When JetBlue’s pilots voted to unionize last month, it left just one non-union shop among U.S. airlines, Virgin America.
That distinction may be short lived if Virgin America’s flight attendants are as disgruntled as a Reuters report would suggest.
According to the coverage, the Transport Workers Union has received support from “far more” than the required 50 percent of the carrier’s 850 flight attendants to put unionization up for a vote, and the flight attendants have filed a request with the National Mediation Board to hold an election. The airline will have an opportunity to contest the move, but short of showing that the flight attendants’ support was fraudulently overstated, there appears to be little that can be done to derail the employee group’s unionization.
The flight attendants voted against a bid to organize in 2011, so the question naturally arises: What changed?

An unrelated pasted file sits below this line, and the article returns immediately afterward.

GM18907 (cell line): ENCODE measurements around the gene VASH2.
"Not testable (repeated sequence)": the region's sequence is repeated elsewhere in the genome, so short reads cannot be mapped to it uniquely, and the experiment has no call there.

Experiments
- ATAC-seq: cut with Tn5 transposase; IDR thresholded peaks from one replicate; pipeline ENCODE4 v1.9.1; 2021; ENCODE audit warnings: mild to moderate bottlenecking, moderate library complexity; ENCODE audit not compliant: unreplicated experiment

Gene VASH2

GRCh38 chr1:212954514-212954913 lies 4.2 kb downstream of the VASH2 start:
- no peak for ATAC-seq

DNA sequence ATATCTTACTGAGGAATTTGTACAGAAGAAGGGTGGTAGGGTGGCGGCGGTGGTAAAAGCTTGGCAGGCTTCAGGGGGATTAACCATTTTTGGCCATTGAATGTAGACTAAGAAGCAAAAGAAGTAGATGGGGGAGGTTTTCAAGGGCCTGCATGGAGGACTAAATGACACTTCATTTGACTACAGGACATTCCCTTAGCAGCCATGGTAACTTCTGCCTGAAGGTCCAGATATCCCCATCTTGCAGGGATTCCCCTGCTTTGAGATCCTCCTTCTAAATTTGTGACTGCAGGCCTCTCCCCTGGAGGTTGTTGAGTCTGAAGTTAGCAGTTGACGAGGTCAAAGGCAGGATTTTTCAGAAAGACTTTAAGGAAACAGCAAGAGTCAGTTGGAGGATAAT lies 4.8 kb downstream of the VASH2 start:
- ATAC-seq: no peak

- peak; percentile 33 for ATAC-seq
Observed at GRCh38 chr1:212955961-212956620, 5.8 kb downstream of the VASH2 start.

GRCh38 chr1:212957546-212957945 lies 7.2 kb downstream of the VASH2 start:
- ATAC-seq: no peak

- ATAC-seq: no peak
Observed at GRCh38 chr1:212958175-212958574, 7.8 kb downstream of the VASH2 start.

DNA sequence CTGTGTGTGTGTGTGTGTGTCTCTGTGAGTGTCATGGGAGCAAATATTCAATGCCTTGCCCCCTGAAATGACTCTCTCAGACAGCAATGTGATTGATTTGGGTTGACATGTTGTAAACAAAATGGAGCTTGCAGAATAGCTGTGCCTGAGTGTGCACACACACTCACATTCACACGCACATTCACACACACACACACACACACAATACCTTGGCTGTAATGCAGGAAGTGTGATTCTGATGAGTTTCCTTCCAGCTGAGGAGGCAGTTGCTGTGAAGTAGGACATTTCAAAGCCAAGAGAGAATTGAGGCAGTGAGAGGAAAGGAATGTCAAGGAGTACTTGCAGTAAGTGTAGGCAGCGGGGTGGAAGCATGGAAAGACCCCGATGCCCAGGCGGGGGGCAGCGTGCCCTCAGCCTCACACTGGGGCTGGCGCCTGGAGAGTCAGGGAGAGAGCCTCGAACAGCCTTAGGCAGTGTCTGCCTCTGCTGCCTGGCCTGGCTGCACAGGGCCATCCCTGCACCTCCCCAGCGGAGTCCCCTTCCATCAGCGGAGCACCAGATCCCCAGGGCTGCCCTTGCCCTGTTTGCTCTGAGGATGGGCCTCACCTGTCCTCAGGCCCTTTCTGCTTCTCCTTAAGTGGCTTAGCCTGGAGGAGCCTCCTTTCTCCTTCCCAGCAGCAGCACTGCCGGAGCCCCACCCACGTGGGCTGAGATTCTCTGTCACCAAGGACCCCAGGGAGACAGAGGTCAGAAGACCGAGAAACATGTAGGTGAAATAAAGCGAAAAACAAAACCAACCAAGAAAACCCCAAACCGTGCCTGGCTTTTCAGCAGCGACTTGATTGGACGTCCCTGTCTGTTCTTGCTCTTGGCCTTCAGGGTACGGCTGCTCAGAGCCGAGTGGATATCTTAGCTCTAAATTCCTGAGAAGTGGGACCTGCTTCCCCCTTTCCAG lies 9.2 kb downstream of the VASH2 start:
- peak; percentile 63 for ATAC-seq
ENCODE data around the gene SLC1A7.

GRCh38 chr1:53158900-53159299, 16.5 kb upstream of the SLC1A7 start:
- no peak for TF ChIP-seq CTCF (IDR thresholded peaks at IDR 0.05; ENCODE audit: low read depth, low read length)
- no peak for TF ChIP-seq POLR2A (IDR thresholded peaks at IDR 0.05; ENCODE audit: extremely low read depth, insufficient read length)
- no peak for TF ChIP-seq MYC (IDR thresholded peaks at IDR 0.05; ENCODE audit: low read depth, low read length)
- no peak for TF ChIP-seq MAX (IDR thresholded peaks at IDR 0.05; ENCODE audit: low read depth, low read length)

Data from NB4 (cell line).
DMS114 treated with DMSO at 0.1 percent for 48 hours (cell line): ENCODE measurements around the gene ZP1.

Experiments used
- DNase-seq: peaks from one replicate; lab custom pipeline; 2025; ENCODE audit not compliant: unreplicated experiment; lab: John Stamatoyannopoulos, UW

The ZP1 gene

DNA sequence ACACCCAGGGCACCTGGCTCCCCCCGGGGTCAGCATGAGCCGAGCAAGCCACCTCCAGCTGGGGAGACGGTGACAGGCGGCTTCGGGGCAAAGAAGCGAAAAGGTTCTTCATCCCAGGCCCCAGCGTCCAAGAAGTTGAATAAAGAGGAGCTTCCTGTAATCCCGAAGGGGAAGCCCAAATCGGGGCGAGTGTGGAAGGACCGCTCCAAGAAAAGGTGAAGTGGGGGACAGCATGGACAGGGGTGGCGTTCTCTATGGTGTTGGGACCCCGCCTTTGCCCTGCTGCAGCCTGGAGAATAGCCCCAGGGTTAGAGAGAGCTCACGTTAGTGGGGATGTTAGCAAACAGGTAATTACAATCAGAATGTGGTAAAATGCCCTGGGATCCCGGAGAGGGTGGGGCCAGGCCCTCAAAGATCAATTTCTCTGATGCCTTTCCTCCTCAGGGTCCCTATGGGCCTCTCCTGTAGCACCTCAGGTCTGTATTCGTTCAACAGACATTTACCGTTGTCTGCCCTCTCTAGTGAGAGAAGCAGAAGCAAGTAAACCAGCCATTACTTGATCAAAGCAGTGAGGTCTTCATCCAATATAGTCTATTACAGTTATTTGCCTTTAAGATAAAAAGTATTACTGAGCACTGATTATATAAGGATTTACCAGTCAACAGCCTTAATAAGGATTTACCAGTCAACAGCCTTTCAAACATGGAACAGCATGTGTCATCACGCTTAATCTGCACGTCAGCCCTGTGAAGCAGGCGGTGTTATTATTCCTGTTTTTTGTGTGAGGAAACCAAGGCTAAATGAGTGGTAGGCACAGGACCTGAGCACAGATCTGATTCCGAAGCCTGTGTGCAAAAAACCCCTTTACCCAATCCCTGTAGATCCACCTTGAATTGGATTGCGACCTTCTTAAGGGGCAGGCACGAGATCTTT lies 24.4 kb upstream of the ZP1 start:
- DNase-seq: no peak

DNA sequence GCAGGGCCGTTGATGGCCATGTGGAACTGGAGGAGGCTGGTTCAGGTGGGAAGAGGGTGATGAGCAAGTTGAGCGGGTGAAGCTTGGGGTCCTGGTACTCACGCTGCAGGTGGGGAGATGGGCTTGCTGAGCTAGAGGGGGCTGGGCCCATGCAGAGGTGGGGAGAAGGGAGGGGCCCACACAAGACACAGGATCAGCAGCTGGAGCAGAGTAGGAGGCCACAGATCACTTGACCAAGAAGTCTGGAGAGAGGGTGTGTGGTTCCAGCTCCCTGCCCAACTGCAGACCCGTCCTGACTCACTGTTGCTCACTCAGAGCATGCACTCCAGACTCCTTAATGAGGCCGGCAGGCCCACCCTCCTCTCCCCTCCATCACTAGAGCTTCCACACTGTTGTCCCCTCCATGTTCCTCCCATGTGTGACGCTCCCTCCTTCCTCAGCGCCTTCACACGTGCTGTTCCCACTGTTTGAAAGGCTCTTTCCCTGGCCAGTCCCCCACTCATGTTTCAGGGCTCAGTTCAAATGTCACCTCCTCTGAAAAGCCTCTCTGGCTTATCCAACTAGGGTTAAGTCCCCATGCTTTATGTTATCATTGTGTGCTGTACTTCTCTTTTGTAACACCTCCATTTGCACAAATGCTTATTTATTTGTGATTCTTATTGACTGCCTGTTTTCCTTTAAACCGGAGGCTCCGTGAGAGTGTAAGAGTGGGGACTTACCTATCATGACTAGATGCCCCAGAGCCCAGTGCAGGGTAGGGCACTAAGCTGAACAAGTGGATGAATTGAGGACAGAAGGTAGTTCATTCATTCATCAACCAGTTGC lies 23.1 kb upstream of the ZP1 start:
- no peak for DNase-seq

There’s no ready answer to that question, but it’s a given that unions only get traction when labor-management relations are strained. So it’s a safe bet that, for whatever reasons, Virgin America’s flight attendants are dissatisfied with their current working conditions. And since morale is a key driver when it comes to delivering customer service, there is a real danger that the inflight experience of Virgin America’s customers will be degraded. There’s also the prospect of higher ticket prices if unionization leads to higher employee-compensation costs for the airline.
Virgin America has been on a roll lately, with its pick-up of new gates at Dallas Love Field and its first full-year profit. Those are signal accomplishments, to be sure. The airline’s next challenge should be to get its employee-relations house in order.
Reader Reality Check
Are Virgin America’s flight attendants noticeably more crabby these days?
This article originally appeared on FrequentFlier.com.
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